Waging war against the superbug

UCLA Today profiles Jeffrey H. Miller, Professor of Microbiology, Immunology, and Molecular Genetics, cutting-edge scientist and educator, who has been working on what has become a major public health crisis in the United States– the steep rise in drug-resistant infections.

Life scientists use novel technique to produce genetic map for African Americans

John Novembre, UCLA assistant professor of ecology and evolutionary biology and a member of UCLA’s Interdepartmental Program in Bioinformatics, is senior author of a recent paper that published one of the first genetic maps pinpointing where DNA is likely to be reshuffled in the genomes of African Americans — a tool that could help scientists find genes that cause disease.

Life scientists use novel technique to produce genetic map for African Americans

John Novembre, UCLA assistant professor of ecology and evolutionary biology and a member of UCLA’s Interdepartmental Program in Bioinformatics, is senior author of a recent paper that published one of the first genetic maps pinpointing where DNA is likely to be reshuffled in the genomes of African Americans — a tool that could help scientists find genes that cause disease.

Mapping of ‘sixth nucleotide’ in embryonic stem cells indicates it may activate genes

Research led by Steven E. Jacobsen, a professor of molecular, cell and developmental biology and a researcher at UCLA’s Broad Stem Cell Research Center has led to the first genome-wide mapping of the so-called “sixth nucleotide” in human embryonic stem cells and discovered that the molecule is found predominantly in genes that are turned on, or active.

Brain’s ‘clock’ less accurate with aging

Research by Gene Block, UCLA chancellor and professor of psychiatry, biobehavioral sciences and physiology, and Christopher Colwell, UCLA professor-in-residence of psychiatry and biobehavioral sciences, shows that mice, that the pattern of activity in the brain region that regulates circadian rhythms begins to decay when the animals hit middle age. This research could provide clues as to why sleep patterns change as people grow older.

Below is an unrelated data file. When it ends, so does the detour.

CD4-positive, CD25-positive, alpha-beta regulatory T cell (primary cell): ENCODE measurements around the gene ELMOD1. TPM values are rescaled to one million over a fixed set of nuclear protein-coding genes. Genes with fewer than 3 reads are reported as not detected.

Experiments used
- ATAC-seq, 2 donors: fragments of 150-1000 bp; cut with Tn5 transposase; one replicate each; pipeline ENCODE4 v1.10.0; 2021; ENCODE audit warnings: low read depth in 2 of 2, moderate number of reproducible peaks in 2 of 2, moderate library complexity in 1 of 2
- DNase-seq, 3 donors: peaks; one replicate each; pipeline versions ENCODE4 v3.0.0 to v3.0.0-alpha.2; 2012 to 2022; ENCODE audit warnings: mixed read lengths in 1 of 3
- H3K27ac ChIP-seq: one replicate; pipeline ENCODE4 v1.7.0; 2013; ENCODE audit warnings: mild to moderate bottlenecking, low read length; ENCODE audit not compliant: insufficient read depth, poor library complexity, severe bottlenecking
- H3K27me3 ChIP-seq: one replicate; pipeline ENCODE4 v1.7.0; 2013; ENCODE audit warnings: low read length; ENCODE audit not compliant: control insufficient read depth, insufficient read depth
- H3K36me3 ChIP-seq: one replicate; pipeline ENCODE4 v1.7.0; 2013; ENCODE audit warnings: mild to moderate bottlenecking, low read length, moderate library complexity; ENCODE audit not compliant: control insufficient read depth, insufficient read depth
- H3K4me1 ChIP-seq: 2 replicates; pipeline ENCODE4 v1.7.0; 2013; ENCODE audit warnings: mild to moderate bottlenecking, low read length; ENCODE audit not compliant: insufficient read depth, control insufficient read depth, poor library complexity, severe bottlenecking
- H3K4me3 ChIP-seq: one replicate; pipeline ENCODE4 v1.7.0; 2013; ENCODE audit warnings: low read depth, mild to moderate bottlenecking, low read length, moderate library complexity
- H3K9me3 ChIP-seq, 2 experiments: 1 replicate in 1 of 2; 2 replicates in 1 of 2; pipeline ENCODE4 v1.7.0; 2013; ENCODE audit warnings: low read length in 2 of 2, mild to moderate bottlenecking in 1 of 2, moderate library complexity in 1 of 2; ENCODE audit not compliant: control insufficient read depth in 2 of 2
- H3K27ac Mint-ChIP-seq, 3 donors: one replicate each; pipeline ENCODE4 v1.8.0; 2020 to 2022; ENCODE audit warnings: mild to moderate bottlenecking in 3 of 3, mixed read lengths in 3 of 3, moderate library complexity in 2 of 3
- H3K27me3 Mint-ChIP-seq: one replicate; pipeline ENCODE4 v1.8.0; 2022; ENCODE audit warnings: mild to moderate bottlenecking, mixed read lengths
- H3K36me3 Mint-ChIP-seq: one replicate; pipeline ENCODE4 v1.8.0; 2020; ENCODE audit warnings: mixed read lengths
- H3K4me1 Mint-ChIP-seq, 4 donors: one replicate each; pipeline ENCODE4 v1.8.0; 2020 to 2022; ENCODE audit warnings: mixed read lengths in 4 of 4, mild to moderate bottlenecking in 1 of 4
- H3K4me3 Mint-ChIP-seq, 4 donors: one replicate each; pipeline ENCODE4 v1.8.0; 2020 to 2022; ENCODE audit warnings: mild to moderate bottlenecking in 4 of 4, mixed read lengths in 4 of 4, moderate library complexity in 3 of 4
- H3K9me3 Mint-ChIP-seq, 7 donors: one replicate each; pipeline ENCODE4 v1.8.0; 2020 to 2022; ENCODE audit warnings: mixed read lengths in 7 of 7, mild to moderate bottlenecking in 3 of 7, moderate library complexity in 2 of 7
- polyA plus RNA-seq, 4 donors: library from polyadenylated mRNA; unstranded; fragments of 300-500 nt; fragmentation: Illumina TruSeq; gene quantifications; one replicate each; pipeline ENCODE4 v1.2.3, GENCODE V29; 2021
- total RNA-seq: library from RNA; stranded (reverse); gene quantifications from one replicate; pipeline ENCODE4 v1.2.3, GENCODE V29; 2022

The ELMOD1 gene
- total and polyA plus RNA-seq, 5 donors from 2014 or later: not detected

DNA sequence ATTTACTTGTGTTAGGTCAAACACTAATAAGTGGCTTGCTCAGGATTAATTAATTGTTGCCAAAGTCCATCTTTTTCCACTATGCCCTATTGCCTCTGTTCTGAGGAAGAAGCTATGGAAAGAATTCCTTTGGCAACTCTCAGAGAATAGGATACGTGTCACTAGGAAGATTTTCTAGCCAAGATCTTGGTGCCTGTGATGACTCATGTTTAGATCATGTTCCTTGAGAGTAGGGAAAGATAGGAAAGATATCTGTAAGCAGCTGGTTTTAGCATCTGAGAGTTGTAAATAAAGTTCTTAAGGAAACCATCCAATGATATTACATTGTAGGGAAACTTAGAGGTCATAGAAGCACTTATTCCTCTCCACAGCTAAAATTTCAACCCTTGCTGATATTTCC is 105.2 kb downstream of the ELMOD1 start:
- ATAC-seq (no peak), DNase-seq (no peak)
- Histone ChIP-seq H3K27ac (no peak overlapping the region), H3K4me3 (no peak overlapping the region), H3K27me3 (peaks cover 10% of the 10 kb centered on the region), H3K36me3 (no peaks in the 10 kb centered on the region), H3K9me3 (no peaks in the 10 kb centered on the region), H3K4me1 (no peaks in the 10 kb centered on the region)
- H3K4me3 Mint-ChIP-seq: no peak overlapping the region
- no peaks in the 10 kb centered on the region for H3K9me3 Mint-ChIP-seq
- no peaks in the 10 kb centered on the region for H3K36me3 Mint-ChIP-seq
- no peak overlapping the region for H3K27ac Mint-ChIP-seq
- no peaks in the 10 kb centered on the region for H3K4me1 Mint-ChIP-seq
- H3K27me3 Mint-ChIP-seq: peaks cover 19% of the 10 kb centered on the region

Leaf sizes tied to water availability

Using three-dimensional computer models, Lawren Sack, UCLA professor of Ecology and Evolutionary Biology, and collaborators, including Ph.D. candidate and lead author, Christine Scoffoni, simulated the impacts of embolisms on water transport for leaves of different sizes and vein architectures. They found that the distinct vein systems of smaller leaves are structurally and physiologically better adapted for plants to live in dry soil, contributing to survival during periods of drought.

Smaller leaves: adapting to drier conditions

Lawren Sack, UCLA professor of Ecology and Evolutionary Biology, and collaborators, including Ph.D. candidate and lead author Christine Scoffoni, used three-dimensional computer models to simulate water transport within the veins of different sized leaves. They found that the distinct vein systems of smaller leaves are structurally and physiologically better adapted for plants to live in dry soil, contributing to survival during periods of drought.